Frank Lloyd Wright | Polymath Park: Part Two



Four historic homes designed and/or influenced by Frank Lloyd Wright

Story and photographs by Nicholas Tindall


“Originally built in Lisle, Illinois in 1957, the Duncan House has been rebuilt and preserved at Polymath Park.” – Polymath Park brochure

“Did you know?” asked our tour guide Beverly. “Frank Lloyd Wright invented the word ‘carport’. He didn’t want any foreign elements to detract from the design presentation, or impression when seeing the outside of the house.”

No, we honestly had no idea. Pretty cool little footnote of Americana. On that note, let’s continue the tour…

Believe it or not, the Duncan House was offered as a prefab home to Americans in the 1950’s. It was advertised as being more stylish, functional and affordable than your average new home. It would have cost around $40,000, about 20% less than a comparable Sears model, at the time. 

The Duncan House was moved and restored at Polymath Park in 2007.


Large, open fireplace creates a strong foundation for the interior of the home. Natural shades and rough textures juxtapose the smooth, clean, colorful interior surfaces.

Art-deco inspired, one-of-a-kind ventilation cover.

A 1960's era Herman Miller chair.

FLW was the very first architect and designer to utilize cork tile flooring, which is sustainable and naturally anti-bacterial. Pickled mahogany cabinets are stylish AND bug-resistant.

Countertops utilized economical linoleum and add contemporary color to the space.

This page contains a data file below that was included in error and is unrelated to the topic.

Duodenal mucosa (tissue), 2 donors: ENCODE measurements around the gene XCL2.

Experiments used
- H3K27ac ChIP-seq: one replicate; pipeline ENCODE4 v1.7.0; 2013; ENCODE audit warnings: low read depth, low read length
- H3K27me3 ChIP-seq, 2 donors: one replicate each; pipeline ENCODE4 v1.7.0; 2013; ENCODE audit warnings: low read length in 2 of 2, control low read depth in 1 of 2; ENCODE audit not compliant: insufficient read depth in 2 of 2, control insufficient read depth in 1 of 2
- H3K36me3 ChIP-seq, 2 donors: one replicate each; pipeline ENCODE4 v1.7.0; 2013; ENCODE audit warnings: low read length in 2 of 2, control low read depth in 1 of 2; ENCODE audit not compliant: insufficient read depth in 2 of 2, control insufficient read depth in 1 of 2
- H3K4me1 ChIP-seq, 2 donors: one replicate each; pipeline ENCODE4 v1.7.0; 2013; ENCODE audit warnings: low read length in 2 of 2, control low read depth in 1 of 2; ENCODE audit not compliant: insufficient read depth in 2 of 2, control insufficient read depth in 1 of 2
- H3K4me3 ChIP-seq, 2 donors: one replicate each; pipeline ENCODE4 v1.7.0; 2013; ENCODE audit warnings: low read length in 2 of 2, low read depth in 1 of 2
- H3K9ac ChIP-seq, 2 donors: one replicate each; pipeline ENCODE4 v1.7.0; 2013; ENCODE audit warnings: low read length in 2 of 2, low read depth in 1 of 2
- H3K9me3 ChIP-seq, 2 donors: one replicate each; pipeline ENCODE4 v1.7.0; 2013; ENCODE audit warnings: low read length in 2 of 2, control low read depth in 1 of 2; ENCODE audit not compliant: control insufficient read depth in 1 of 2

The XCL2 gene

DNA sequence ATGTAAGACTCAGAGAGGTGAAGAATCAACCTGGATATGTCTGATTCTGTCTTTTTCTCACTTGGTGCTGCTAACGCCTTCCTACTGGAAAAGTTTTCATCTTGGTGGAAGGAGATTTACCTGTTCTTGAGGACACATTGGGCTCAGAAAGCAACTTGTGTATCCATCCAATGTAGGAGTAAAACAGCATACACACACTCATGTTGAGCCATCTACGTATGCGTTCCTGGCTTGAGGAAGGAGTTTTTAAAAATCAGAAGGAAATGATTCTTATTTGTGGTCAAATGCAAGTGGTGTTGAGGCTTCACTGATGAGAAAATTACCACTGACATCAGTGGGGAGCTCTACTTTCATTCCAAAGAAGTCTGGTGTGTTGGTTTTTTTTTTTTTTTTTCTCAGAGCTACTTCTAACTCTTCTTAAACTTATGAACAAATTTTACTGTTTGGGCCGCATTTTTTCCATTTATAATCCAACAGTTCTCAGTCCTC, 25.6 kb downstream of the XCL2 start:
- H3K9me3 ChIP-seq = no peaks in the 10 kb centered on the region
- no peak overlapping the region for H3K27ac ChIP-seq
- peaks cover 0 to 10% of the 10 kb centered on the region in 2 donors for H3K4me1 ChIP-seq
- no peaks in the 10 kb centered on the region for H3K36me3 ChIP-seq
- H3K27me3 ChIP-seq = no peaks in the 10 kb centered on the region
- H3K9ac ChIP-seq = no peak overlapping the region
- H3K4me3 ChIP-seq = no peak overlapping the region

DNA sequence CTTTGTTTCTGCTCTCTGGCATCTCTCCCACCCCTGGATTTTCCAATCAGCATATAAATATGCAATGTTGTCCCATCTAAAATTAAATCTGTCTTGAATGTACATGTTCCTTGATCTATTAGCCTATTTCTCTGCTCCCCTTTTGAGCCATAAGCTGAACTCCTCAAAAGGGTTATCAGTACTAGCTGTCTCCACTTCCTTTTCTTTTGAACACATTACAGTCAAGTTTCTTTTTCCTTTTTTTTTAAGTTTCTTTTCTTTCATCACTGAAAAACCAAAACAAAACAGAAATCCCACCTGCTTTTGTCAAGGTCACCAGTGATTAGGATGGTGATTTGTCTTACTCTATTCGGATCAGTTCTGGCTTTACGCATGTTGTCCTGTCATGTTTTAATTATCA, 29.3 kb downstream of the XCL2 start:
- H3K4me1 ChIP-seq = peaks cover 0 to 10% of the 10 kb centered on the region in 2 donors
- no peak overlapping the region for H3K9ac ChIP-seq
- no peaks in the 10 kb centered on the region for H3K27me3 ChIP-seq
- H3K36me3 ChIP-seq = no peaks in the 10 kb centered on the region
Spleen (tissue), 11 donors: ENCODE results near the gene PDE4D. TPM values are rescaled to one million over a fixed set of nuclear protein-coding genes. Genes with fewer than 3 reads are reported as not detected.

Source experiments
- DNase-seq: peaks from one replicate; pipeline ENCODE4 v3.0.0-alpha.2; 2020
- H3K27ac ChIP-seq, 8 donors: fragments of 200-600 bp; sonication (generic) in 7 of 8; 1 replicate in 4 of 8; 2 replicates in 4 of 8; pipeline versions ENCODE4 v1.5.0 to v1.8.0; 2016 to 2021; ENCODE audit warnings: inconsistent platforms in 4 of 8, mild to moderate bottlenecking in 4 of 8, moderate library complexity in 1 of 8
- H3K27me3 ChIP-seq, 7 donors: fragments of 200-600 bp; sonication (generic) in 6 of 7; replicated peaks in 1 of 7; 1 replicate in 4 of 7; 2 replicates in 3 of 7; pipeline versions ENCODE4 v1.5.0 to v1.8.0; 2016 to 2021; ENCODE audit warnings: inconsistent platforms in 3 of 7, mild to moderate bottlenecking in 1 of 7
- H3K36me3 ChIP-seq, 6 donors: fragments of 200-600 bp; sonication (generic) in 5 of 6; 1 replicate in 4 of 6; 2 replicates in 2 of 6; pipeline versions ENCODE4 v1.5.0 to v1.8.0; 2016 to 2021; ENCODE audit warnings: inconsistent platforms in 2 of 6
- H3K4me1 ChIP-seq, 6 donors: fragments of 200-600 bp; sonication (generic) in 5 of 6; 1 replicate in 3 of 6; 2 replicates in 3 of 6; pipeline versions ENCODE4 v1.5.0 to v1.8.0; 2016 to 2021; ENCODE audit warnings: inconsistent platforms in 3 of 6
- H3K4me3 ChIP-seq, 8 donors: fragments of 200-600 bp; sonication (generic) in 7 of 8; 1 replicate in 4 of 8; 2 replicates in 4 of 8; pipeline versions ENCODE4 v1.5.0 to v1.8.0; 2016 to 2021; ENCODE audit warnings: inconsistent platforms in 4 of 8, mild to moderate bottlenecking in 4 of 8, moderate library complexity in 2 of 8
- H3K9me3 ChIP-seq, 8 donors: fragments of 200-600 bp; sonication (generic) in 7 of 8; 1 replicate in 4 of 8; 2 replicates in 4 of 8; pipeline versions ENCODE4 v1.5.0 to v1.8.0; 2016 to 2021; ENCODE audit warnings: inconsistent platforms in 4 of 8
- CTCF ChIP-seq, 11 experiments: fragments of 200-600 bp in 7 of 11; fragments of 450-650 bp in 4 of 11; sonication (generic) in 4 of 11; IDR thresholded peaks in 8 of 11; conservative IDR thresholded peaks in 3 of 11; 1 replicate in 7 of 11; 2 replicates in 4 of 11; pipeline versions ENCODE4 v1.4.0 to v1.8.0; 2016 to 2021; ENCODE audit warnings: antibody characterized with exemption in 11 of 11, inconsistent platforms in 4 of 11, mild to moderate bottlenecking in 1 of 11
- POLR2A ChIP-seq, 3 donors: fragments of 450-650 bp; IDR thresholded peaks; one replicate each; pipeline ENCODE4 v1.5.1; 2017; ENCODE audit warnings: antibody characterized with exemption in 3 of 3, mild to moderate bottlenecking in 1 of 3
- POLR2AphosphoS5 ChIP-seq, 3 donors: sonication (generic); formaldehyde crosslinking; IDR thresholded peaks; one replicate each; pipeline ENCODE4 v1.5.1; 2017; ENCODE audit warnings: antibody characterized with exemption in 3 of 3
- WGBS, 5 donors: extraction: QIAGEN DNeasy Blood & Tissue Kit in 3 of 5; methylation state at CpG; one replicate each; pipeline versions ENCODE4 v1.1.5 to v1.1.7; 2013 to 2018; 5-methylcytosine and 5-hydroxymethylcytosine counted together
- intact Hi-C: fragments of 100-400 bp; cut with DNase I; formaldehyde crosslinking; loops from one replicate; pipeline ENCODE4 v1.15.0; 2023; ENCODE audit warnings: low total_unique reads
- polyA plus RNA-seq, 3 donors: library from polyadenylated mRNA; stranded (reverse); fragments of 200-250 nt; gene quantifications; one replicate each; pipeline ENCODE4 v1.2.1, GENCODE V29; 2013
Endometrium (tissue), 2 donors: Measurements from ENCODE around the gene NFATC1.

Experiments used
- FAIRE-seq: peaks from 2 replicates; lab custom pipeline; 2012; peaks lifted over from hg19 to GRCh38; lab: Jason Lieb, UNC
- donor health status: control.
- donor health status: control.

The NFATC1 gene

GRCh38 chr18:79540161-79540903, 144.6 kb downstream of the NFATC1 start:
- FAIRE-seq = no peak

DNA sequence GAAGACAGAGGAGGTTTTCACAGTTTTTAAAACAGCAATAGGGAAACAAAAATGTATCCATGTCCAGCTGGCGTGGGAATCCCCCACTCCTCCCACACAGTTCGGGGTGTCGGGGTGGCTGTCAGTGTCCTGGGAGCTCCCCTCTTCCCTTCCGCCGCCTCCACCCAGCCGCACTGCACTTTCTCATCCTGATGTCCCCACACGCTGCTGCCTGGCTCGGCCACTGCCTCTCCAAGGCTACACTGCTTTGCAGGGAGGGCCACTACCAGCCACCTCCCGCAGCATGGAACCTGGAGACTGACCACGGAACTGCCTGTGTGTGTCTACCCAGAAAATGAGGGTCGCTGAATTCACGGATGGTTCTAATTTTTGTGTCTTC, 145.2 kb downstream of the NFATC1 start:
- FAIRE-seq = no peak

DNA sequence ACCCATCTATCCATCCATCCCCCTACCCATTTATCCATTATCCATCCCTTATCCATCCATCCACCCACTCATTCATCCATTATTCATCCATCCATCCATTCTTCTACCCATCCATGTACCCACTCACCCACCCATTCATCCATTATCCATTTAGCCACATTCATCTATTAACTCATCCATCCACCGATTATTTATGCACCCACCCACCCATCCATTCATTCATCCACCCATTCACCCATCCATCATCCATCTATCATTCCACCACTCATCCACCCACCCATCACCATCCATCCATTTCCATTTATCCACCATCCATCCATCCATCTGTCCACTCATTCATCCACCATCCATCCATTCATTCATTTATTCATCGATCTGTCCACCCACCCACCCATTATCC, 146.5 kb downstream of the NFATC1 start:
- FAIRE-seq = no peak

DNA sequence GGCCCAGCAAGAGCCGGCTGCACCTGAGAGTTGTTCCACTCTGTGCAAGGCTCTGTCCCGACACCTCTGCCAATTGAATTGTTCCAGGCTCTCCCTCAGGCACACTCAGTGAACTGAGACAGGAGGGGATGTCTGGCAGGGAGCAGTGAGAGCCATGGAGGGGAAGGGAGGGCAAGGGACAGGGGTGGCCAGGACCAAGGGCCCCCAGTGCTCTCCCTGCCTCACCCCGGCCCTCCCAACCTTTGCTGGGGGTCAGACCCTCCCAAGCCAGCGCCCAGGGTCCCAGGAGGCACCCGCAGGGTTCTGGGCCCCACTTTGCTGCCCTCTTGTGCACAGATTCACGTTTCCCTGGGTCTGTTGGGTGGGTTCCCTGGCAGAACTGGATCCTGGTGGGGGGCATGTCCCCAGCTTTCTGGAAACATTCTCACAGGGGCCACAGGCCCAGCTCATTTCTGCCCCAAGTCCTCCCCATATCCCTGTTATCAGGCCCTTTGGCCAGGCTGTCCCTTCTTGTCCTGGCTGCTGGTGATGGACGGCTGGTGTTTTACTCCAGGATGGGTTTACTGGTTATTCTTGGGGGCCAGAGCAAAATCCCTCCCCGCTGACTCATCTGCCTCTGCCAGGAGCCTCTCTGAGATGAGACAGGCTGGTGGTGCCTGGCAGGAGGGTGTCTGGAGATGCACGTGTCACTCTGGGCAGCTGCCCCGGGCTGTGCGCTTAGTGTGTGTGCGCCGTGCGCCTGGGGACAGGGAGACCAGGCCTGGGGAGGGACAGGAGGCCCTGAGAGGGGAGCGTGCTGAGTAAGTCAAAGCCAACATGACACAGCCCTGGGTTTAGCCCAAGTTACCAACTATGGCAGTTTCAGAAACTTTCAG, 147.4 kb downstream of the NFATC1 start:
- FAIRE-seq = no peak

Described by our tour guide Beverly, as being “the first-ever Alexa”.

Now for a few fabrics designed by the man himself.




Last one! Actually, there’s another—the Blum House—but we didn’t have time to visit that one.

“Designed by Wright apprentice, Peter Berndtson, The Balter House is a true inspiration. Privately nestled in a a gorgeous wooded setting, this remarkable four-bedroom home offers an unforgettable lodging experience.” – Polymath Park brochure

One of the most unusual features you can see before you even step thru the door. The roof is made up of stones (!) held in place by a thick (hidden) layer of tar. It’s been that way since 1965, and shows no signs of wear, tear or replacing. Maybe in a couple hundred more years?! Pretty impressive.

Although not designed by FLW himself, this Peter Berndtson creation features a typical FLW hallmark--the intentionally underwhelming entrance. While the result is positively non-pretentious, it sets you up for an exciting experience inside the home. Admittedly, this property was the most difficult to photograph, so admittedly the pictures don’t do it justice.

Backyard panoramic view.

Question. Was Frank Lloyd Wright ahead of the times? Back then, certainly yes. Now? Yes, he still is. What do you think?

There is so much more to learn about these properties—what’s detailed here is just a small portion of all we actually learned. Plan a visit to Polymath Park and discover for yourselves—it’s like going back to the future.




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